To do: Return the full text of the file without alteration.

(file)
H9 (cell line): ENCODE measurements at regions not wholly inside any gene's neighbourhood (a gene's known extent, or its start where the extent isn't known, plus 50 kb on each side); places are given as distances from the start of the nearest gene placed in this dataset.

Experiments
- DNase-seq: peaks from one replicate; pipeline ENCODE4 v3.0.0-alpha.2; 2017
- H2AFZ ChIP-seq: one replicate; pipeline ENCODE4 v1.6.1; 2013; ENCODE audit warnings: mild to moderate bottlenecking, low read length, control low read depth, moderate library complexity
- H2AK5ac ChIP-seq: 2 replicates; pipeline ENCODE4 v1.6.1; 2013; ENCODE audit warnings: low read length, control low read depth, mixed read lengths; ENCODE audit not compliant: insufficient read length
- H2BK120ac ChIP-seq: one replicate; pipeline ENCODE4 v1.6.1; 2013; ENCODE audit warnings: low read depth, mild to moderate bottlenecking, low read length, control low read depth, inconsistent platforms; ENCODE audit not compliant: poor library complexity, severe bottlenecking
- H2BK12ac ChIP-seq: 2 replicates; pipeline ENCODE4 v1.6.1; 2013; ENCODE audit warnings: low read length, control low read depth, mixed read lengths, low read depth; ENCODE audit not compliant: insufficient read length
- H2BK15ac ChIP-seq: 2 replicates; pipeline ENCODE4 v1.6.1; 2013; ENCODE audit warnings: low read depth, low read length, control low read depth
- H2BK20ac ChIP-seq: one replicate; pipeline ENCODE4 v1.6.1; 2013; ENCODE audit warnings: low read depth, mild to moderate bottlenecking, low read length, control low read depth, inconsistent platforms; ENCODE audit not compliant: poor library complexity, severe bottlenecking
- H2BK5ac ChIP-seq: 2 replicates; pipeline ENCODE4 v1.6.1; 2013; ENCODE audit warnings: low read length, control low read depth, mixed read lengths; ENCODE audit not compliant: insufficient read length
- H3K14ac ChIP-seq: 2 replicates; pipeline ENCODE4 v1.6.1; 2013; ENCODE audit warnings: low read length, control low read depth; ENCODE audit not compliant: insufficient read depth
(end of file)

H9 (cell line): ENCODE measurements at regions not wholly inside any gene's neighbourhood (a gene's known extent, or its start where the extent isn't known, plus 50 kb on each side); places are given as distances from the start of the nearest gene placed in this dataset.

Experiments
- DNase-seq: peaks from one replicate; pipeline ENCODE4 v3.0.0-alpha.2; 2017
- H2AFZ ChIP-seq: one replicate; pipeline ENCODE4 v1.6.1; 2013; ENCODE audit warnings: mild to moderate bottlenecking, low read length, control low read depth, moderate library complexity
- H2AK5ac ChIP-seq: 2 replicates; pipeline ENCODE4 v1.6.1; 2013; ENCODE audit warnings: low read length, control low read depth, mixed read lengths; ENCODE audit not compliant: insufficient read length
- H2BK120ac ChIP-seq: one replicate; pipeline ENCODE4 v1.6.1; 2013; ENCODE audit warnings: low read depth, mild to moderate bottlenecking, low read length, control low read depth, inconsistent platforms; ENCODE audit not compliant: poor library complexity, severe bottlenecking
- H2BK12ac ChIP-seq: 2 replicates; pipeline ENCODE4 v1.6.1; 2013; ENCODE audit warnings: low read length, control low read depth, mixed read lengths, low read depth; ENCODE audit not compliant: insufficient read length
- H2BK15ac ChIP-seq: 2 replicates; pipeline ENCODE4 v1.6.1; 2013; ENCODE audit warnings: low read depth, low read length, control low read depth
- H2BK20ac ChIP-seq: one replicate; pipeline ENCODE4 v1.6.1; 2013; ENCODE audit warnings: low read depth, mild to moderate bottlenecking, low read length, control low read depth, inconsistent platforms; ENCODE audit not compliant: poor library complexity, severe bottlenecking
- H2BK5ac ChIP-seq: 2 replicates; pipeline ENCODE4 v1.6.1; 2013; ENCODE audit warnings: low read length, control low read depth, mixed read lengths; ENCODE audit not compliant: insufficient read length
- H3K14ac ChIP-seq: 2 replicates; pipeline ENCODE4 v1.6.1; 2013; ENCODE audit warnings: low read length, control low read depth; ENCODE audit not compliant: insufficient read depth